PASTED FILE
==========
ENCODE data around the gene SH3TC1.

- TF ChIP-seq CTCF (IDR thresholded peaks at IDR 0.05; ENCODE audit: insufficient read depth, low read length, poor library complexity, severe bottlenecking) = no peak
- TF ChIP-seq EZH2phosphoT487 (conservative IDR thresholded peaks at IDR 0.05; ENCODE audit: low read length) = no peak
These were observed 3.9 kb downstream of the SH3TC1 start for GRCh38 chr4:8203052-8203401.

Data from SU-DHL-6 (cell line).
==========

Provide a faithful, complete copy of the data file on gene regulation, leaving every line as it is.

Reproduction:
ENCODE data around the gene SH3TC1.

- TF ChIP-seq CTCF (IDR thresholded peaks at IDR 0.05; ENCODE audit: insufficient read depth, low read length, poor library complexity, severe bottlenecking) = no peak
- TF ChIP-seq EZH2phosphoT487 (conservative IDR thresholded peaks at IDR 0.05; ENCODE audit: low read length) = no peak
These were observed 3.9 kb downstream of the SH3TC1 start for GRCh38 chr4:8203052-8203401.

Data from SU-DHL-6 (cell line).